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by Michael Koresky
September 15, 2009 1:06 AM
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REVIEW | Running Scared: Claire Denis's "White Material"

A scene from Claire Denis' "White Material." Image courtesy of TIFF.

At one point in Claire Denis's ravaging new film, "White Material," Isabelle Huppert's Maria, a coffee plantation owner in an African country increasingly torn apart by escalating civil war violence, is driving her grown son, Manuel, on a tractor to bring him medical attention for a minor injury to his foot. Since she has been warned time and again to evacuate for her and her family's safety, along with the few other French nationals who remain there, she must constantly defend her decision to stay, yet now as she drives on, the rickety machine's motor drowns out her words. She tells Manuel that there is nothing to worry about, that reports of strife have been exaggerated, and that they cannot give in, yet soon we cannot hear her at all. It's not just her white pride of ownership that causes such surety, but also her increasingly deranged hubris, one cultivated over years of embodying superiority in a place she has wrongly deemed her own.

Of course, postcolonial critiques are not wholly unexpected in French art filmmaking, and neither are dramatizations of war-torn Africa from white perspectives uncommon. Yet with Claire Denis at the helm, this is hardly the same old story. While less abstract than many of her other works, "White Material" is similarly open-ended and purely experiential, and its way of playing with viewer identification with its protagonist is reminiscent of such works as "L'Intrus" and "I Can't Sleep." In this case, one might assume initially that the film's strong Caucasian female lead is in some ways a surrogate both for its implicitly white audience and its, well, strong Caucasian female filmmaker. The growing disconnect we feel to the irrational, stubborn Maria, however, makes "White Material" a frustrating and illuminating experience.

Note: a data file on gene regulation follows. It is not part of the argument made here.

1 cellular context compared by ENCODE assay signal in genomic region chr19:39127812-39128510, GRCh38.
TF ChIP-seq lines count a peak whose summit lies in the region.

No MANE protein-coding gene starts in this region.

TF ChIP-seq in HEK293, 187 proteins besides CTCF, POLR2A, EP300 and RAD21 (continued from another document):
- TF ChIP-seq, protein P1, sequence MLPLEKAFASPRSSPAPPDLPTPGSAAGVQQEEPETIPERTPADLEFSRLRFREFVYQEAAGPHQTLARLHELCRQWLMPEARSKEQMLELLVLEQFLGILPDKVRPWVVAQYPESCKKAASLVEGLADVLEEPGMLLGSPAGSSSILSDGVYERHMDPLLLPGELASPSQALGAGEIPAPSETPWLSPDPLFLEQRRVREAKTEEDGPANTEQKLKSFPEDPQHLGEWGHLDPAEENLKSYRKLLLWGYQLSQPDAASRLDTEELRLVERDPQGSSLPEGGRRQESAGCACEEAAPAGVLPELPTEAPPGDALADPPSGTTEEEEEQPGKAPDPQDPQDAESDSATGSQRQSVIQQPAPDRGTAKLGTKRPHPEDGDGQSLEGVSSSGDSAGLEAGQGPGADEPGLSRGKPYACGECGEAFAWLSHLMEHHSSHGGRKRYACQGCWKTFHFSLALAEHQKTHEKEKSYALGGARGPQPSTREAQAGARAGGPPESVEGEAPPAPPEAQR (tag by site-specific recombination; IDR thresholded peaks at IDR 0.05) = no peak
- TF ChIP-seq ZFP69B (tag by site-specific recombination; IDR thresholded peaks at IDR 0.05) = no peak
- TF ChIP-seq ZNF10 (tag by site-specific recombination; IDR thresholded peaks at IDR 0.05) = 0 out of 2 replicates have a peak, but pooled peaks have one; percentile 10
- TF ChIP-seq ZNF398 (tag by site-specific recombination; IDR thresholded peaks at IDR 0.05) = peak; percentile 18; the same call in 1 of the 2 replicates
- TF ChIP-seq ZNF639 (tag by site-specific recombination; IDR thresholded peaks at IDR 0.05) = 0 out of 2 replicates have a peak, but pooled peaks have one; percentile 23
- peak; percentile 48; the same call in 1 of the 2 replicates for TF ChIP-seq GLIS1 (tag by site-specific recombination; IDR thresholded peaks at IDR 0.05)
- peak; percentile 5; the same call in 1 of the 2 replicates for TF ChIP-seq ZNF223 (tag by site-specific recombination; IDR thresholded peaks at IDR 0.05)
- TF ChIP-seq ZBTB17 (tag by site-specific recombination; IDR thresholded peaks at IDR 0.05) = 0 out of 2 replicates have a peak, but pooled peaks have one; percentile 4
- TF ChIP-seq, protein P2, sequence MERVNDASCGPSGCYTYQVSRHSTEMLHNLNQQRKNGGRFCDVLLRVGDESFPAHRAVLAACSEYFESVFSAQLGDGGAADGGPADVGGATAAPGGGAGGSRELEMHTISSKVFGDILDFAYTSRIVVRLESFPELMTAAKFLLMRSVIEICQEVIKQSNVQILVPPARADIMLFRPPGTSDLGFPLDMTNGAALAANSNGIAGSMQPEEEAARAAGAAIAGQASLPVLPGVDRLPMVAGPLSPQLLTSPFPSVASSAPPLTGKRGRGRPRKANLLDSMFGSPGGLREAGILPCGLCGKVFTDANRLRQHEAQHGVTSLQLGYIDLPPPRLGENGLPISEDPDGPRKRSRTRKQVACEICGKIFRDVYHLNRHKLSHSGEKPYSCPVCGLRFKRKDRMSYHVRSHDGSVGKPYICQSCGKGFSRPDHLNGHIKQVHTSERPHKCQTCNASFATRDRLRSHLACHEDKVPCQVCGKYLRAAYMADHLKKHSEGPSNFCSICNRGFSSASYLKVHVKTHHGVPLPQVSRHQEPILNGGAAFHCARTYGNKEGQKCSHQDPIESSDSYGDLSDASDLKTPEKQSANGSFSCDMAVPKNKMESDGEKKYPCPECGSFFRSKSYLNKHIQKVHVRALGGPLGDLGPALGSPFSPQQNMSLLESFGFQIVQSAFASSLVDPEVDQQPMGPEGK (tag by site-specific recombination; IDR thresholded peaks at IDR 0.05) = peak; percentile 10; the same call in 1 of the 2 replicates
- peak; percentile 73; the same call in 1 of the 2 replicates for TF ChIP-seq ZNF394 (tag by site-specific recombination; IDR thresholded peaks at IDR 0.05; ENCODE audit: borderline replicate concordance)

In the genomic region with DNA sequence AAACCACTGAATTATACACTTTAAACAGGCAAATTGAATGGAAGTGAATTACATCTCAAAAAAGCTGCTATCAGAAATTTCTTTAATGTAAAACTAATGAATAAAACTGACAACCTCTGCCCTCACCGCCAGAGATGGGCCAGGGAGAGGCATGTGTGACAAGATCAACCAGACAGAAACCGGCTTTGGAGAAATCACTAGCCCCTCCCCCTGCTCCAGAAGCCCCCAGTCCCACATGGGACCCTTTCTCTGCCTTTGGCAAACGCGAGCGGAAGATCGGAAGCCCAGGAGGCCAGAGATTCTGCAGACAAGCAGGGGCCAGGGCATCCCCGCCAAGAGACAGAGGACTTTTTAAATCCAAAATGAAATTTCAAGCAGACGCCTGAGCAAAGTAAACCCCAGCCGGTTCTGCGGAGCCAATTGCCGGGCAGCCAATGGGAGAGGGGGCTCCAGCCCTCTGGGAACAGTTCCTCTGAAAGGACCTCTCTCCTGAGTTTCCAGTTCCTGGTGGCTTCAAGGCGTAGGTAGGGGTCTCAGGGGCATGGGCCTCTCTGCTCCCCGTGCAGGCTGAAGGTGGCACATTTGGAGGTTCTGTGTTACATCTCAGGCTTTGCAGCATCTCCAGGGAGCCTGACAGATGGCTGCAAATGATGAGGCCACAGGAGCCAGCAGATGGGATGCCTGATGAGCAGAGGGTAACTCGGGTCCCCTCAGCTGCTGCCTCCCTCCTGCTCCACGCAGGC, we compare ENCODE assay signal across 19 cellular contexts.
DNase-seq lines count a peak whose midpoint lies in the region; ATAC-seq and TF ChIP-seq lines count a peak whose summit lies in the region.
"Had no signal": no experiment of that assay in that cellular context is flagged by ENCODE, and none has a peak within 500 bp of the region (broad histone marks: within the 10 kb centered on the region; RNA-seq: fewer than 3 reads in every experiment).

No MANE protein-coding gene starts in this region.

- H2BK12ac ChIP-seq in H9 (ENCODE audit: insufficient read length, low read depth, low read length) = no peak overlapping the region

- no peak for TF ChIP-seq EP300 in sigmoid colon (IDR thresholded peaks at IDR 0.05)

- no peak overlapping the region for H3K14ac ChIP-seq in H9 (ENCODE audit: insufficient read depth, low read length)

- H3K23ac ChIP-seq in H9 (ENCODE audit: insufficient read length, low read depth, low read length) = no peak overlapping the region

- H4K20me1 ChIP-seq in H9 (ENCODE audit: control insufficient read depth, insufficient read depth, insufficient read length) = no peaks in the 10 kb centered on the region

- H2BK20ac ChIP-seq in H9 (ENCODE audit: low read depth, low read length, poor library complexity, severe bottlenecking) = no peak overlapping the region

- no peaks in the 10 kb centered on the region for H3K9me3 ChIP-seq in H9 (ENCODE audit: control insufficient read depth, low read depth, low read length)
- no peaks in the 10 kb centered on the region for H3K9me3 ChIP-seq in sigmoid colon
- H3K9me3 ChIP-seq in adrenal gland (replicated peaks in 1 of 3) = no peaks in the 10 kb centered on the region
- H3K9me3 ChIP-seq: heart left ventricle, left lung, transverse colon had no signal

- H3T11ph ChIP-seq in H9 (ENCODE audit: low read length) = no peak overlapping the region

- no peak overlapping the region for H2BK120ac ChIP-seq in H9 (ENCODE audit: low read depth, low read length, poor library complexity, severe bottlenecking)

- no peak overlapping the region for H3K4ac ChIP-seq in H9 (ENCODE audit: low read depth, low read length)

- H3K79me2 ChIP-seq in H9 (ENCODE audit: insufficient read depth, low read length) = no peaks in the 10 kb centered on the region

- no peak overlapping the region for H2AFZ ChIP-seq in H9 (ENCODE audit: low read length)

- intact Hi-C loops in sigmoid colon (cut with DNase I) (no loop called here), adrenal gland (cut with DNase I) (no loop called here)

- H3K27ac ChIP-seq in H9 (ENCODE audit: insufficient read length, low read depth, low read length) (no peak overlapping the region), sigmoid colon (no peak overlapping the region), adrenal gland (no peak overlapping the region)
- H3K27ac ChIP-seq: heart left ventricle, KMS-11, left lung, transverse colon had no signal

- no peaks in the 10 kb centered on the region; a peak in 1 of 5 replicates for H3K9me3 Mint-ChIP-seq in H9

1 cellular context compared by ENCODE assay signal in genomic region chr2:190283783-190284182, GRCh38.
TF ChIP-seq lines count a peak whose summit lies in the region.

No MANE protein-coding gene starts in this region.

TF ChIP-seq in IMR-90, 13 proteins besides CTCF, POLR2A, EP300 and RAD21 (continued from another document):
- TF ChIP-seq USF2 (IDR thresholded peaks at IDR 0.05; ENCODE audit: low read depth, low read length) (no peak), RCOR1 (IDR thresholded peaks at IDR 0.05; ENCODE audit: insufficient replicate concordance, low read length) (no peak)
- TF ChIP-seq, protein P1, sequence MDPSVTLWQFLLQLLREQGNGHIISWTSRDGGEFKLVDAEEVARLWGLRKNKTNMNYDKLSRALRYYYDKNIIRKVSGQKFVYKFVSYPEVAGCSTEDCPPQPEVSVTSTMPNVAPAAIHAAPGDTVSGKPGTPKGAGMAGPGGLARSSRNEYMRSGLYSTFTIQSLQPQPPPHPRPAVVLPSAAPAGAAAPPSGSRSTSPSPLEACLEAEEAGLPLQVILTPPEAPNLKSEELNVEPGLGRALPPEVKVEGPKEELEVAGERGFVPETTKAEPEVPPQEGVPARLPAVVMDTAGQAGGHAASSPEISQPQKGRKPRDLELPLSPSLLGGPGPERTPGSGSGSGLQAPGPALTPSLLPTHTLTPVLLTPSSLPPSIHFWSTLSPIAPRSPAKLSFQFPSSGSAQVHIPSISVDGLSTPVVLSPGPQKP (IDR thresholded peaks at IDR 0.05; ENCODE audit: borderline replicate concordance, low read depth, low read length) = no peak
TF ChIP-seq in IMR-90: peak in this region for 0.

Yet Maria is no white devil, and the Africans surrounding her are neither savages nor victims. She evidently views herself both as a special case and just one of the common folk, and her double self-identification as insider and outsider is her downfall. Her refusal to leave, and to keep her coffee plantation in operation (the coffee's value will increase, she frantically insists) naturally requires assistance, and she summons remaining villagers to work for her, none of whose fears she seems willing or equipped to assuage.

If this description makes the film seem like a character study, of course Denis approaches it in her usually unconventional way. The narrative is told prismatically, so that we're constantly shifting in time, watching small events unfold both before and after the town explodes into chaos, and all we have to chart our course are her changes of clothes from gingham to linen. At the start of the film, we are thrust into a motion that will never let up (this is probably the closest Denis has ever come to an action film), with Huppert desperate to hail a ride from a dusty street in the middle of nowhere; whether she's trying hysterically to get out or to get back home is initially unclear and remains one of the film's lingering queries.